416

Taylor
416 Taylor
The 458 Winchester Magnum case serves well as the basis for creating 416 Taylor ammunition. None of the alternatives for making your own cases are as straight forward. Much of the available brass for the 458 Win Mag is clearly annealed, as are the two examples at the left. Annealing adds to the ease of necking the case down to accept .416" bullets. At the far left is a regular W-W 458 Win Mag case, and in the center is an identical case that has simply been sized in a full-length die for the 416 Taylor. The loaded cartridge at the right is a 416 Taylor by A-Square using their 400-grain Monolithic Solid at 2350 fps; perfect for followup shots on Cape buffalo after already placing a 400-grain Dead Tough Soft Point in the right spot.
 
The body of the 458 Winchester Magnum case is actually tapered a bit more than the 416 Taylor, so no sizing lube is needed on the 458 case to neck it down to 416. After firing in a rifle properly chambered for the 416 Taylor, the body of the case will be a little chubbier and lube will be needed to resize it in a full-length die.
 
When using a trim, eight-pound 416 Taylor in Alaska, with a considerable choice of 350-grain bullets available (consider the Speer Hot-Cor Mag-Tip), you'll be "in like Flynn."
 

 

 

In the late 1950s, Winchester came out with the 264, 338, and 458 Winchester Magnums. In 1962, Remington used the same cartridge case for the 7mm Remington Magnum. The case is essentially the basic belted number that has been around since 1912 as the 375 H&H Magnum but, instead of being left full length at 2.82 to 2.85 inches (depending on which full-length belted magnum you're talking about), the case was shortened to 2.50 inches to make the new generation of short magnums. Weatherby had already been producing shortened magnums since the mid-1940s, but never mind that. And never mind the late 1950s development of the 308 and 358 Norma Magnums.

The main purpose of the shorter magnums was that more power could be stuffed into cartridges with the overall loaded length of 3.34 inches, and therefore fit and feed through a standard-length action. That required the cartridge cases to have less body taper than the 375 H&H, which allowed for more powder capacity. The reason I'm focusing only on the commercial shorter magnums of the "big two" is because it is that original 1956 entry, the 458 Winchester Magnum, that serves as the basis for the 416 Taylor. It is, essentially, the 458 necked down to 416, and then blown out for less body taper. Another approach is to neck up 338 Winchester Magnum cases, which already have the correct body dimensions. However, the "blow-out" is no big deal, which is the beauty of headspacing on the belt, which is essentially a rim moved forward a little ways. Think about it.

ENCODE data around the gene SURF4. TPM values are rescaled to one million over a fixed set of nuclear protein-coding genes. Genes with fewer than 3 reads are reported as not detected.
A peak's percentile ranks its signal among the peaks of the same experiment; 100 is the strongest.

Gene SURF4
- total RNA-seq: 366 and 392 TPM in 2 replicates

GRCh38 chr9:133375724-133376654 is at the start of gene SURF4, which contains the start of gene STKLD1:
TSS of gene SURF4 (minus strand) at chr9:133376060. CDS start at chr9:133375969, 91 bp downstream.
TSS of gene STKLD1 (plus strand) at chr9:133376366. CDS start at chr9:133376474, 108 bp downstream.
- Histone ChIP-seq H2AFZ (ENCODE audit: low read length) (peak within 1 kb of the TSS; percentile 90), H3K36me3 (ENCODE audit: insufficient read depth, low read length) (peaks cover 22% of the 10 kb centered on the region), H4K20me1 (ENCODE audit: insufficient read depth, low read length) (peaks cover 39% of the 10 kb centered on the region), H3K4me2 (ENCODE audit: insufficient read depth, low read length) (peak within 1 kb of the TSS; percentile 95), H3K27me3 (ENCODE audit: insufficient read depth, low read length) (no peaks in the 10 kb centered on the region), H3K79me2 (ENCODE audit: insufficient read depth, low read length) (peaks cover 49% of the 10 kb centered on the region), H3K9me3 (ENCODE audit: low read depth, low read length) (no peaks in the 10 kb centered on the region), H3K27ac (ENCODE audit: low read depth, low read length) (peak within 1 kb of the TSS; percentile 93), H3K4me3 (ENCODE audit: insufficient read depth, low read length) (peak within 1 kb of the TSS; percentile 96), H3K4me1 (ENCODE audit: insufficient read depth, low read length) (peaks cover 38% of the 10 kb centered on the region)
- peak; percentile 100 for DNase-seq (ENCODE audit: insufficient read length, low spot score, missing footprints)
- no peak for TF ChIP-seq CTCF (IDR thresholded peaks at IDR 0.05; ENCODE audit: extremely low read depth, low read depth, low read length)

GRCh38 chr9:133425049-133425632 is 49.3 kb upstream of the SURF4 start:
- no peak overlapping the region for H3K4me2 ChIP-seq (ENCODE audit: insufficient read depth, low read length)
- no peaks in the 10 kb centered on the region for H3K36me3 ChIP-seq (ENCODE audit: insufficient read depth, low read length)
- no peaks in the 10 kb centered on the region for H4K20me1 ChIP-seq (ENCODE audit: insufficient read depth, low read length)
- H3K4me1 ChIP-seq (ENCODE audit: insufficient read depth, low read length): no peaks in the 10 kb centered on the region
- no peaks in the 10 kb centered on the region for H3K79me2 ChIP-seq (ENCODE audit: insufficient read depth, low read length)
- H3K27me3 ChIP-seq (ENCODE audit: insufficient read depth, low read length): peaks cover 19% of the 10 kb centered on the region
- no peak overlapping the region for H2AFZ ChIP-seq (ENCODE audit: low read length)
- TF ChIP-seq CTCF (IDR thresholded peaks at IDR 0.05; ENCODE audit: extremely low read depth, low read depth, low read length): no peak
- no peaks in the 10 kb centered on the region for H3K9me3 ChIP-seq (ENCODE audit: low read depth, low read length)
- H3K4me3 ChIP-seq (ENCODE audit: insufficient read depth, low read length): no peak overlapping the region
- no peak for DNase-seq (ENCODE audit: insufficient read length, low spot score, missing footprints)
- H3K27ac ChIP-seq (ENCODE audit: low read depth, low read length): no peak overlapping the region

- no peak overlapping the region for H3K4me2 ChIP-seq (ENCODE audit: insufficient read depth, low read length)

Robert Chatfield-Taylor thought about it, and necked up the 338 Winchester Magnum to 375 to make what became known as the 375 Chatfield-Taylor, and later the 375 Taylor. I built a rifle for this cartridge in 1970 using a Model 70 action and Douglas barrel. Some questionable math (all of my math is questionable) dictated that the barrel be 23 inches. All of that worked out very well, and I was able to pretty much duplicate 375 H&H performance with no signs of pressure problems. The rifle shot well, I could shoot it well, but a problem developed. The fabulous Fajen stock, and the fact that a lot of other people also could shoot it well, led a few other big-bore fans at the range to make generous offers for the rifle. One of them offered too much, and I sold it. Many years later, I was told that his son had taken the rifle to Africa, but was denied its use on safari because his ammunition for it was headstamped "338 Win Mag" instead of the "375 CT" as on the barrel. I felt better knowing that.

I suspect that Taylor's work with the 416 came somewhat later than the 375, and it has been reported by others that the 416 Taylor first appeared in the early 1970s, which was later than my first introduction to the 375. Anyway, it then became a loose plan to someday build, or have built, a 416 Taylor. This time the Chatfield half of his name was apparently dropped at the start. I planned to use a Winchester action again. Especially in recent years, the Model 70 action has just gotten better and better. Those of the last few years are nothing short of jewels. An egghead friend of mine went to the trouble to "lay out" (systematically and scientifically check dimensions) a few of the later actions, and his usual understated self simply said "very impressive."

You don't have to go to all the fuss of building a 416 Taylor; CZ offers it in their fine Safari Classics Express Rifle. This is one of their up-scale rifles that they build to order, so give them a call if you're interested.

Amazingly, the 416 Taylor is quite capable of sending 400 grains of bullet out of the barrel at 2350 fps at proper pressure. The full-length 416 Remington can better that by about 100 fps, but 2350 is a great plenty. In comparison, the great 404 Jeffery delivered 400 grains at 2170 fps (2125 fps in some data, 2300 fps in Hornady's current loadings). At even greater velocity, 350-grain pointed bullets such as the Barnes TSX or the Swift A-Frame will deliver a heavy blow and provide very useable trajectory for longer shots.

The 416 Taylor is capable of handling any game, and recoil is not all that much heavier than the 375 H&H. For the couple of handfuls of rounds that will be fired in a year, I recommend manning up to give it a try. What would have been a difficult obstacle regarding the proper headstamp for Africa is apparently no longer a problem, as both Doubletap and Norma currently list current production of the ammunition.

JDC